Many a reformer has a vision of devolution as an everlasting policy experiment. Scotland may try a new way of delivering a good health service, a new transport policy. A thousand policy flowers would bloom, with the brightest copied around the country.
But this vision assumes that elections focus on what the state should do and not on what form that should take. And it might well have been fulfilled if Scottish elections had been old-style contests between Labour and the Conservatives.
But the mould of British politics has been broken north of the Border. The Conservatives' place as the main opposition to Labour has been taken by the SNP. As a result Scotland's first election was not just about policies. It was also about the merits of devolution and independence.
If the reformers' dream is to come true, devolution needs to generate bodies that can stand up to Westminster. Holding elections provides no guarantee of this. Local councils have long been elected. But a combination of low turnouts and a tendency for voters to vote on the basis of what is going on at Westminster rather than locally means local elections do little to help local government claim a strong mandate, separate from Westminster.
Even after years of public debate about the new parliament, 13 per cent fewer Scots turned out for Edinburgh than two years ago for Westminster. What chance, then, that English regional assemblies would excite much interest?
The first Scottish election was held under a system of proportional representation. It will thus provide vital evidence for the debate about PR for the House of Commons.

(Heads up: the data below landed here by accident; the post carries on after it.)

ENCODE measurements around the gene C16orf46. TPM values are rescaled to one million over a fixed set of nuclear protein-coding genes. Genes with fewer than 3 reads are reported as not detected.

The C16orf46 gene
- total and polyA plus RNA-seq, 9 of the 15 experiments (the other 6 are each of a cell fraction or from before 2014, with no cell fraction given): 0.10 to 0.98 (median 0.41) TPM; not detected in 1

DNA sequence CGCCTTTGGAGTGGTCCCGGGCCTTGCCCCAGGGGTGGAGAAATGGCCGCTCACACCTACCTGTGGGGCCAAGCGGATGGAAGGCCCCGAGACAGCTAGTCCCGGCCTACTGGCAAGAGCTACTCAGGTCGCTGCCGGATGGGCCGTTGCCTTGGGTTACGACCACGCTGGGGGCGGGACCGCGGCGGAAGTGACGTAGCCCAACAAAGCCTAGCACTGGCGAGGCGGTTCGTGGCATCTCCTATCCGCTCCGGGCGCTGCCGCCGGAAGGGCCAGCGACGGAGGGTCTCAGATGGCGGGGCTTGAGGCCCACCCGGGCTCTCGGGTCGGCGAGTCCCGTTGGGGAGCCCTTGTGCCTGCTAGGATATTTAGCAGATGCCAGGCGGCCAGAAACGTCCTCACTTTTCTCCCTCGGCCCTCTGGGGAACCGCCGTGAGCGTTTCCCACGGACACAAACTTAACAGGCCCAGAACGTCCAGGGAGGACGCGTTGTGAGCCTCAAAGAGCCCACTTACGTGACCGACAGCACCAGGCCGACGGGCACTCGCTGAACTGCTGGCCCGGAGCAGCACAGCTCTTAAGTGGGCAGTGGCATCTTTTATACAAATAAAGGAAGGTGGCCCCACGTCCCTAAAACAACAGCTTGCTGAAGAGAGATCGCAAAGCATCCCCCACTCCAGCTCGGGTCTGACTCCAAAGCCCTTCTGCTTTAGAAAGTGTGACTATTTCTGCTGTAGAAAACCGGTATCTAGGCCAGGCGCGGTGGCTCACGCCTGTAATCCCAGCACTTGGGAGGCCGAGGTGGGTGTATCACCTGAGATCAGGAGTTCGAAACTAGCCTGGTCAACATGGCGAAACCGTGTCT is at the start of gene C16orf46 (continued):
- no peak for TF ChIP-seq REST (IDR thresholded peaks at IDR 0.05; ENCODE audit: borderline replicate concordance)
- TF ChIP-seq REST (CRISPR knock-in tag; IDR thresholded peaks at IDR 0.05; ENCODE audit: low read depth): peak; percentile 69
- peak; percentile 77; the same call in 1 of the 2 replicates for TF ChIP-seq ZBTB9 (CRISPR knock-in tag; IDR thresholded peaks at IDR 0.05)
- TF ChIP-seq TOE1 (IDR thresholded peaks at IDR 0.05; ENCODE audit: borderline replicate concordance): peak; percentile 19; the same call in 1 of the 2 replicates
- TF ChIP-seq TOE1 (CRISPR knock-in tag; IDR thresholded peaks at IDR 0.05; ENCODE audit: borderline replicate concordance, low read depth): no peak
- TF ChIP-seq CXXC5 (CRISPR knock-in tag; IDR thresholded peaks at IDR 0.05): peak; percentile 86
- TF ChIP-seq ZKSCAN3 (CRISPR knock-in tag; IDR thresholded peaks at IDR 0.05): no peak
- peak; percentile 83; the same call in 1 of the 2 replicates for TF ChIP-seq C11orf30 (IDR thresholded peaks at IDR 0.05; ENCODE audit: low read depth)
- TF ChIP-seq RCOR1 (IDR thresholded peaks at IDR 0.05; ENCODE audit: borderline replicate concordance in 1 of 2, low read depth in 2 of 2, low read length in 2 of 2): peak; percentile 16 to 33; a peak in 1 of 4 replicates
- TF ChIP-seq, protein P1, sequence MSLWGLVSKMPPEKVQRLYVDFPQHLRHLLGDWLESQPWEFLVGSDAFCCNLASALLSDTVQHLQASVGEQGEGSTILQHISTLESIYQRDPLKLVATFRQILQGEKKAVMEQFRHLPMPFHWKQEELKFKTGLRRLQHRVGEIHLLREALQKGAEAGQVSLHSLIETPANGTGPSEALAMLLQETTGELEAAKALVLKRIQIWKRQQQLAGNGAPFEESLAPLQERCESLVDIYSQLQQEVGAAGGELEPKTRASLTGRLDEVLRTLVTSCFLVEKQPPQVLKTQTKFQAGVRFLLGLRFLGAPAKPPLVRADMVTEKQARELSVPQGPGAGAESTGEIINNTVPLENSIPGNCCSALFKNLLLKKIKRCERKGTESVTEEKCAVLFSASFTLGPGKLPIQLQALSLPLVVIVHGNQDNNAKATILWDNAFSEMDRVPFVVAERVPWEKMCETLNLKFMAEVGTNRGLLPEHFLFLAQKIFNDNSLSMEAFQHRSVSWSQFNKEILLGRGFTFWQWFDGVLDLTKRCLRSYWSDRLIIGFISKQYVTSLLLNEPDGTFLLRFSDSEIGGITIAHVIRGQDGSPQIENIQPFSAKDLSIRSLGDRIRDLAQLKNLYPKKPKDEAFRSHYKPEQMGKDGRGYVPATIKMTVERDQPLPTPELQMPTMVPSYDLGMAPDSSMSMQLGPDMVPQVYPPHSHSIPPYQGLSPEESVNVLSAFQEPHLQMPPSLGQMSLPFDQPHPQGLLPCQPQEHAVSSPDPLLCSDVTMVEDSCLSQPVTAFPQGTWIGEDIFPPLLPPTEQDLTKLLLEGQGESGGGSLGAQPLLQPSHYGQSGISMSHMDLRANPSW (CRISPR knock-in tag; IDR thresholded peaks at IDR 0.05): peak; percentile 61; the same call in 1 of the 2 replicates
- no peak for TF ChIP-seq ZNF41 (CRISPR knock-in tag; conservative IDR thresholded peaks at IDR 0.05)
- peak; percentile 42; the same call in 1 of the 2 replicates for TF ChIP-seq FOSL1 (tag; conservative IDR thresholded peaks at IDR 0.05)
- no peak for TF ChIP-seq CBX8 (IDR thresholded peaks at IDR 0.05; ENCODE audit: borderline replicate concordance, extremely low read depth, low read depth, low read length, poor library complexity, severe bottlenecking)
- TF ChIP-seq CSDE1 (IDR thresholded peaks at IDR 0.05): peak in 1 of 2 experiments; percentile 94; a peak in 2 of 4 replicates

Alas for the reformers, the experience could rob them of some of their best tunes. Consider two of the pro-PR lobby's battle cries. First, the virtue of PR is that every vote counts. And, second, no government should be elected that wins less than half the vote.
The PR element of the Scottish election was secured by a second vote for a party list. And Scots certainly seem to have thought it counted in a way that their first-past-the-post vote did not. On the second vote, voters systematically switched to parties that had no chance of winning locally in the first-past-the-post contest, including over one in 10 who backed one of the "other" parties.
But many a second vote did not count for anything. Labour did so well in the constituency contests that it was entitled to top-up seats only in the Highlands & Islands. That large vote for others yielded just two seats. More than a million second votes - no less than 44 per cent - failed to contribute to the election of anyone.
Meanwhile, even though the outcome resulted in a coalition of Labour and the Liberal Democrats, it still failed to produce a government that was clearly backed by a majority of voters. Just over 46 per cent voted for either of the two coalition partners on the second party list vote, hardly any more than voted for New Labour in Scotland two years ago. Labour alone won 43 per cent of the seats on just 34 per cent of the second vote.
Both wasted votes and governments backed by less than half the vote are even more likely under the proposals for the Commons drawn up by Lord Jenkins. But perhaps the biggest concern among reformers is what lessons may be drawn from mainland Britain's post-war experience of coalition government.
Reformers need to persuade voters that coalition means partnership, consensus and listening government. They need to avoid it being tarred with the brush of dirty deals, disunity and instability.
Yet so far it is the latter that surround media reporting of the Scottish coalition. The Scottish Liberal Democrats appear divided among themselves about the merits of the deal they have made. Meanwhile, their opponents accuse them of having traded their opposition to university tuition fees for a ministerial Mondeo.
But, most seriously of all, Labour and the Liberal Democrat MSPs appear to have different ideas of what they have agreed. Labour believes that the Liberal Democrats are committed to backing whatever decision on tuition fees the Scottish government eventually makes. Many a Liberal Democrat MSP appears to believe he or she will have the right to a free vote.
Arcane as the argument may appear to English eyes, tuition fees could yet be a rock upon which the new coalition founders. And nothing could do more to shatter reformers' dreams than a collapsed coalition.Reuse content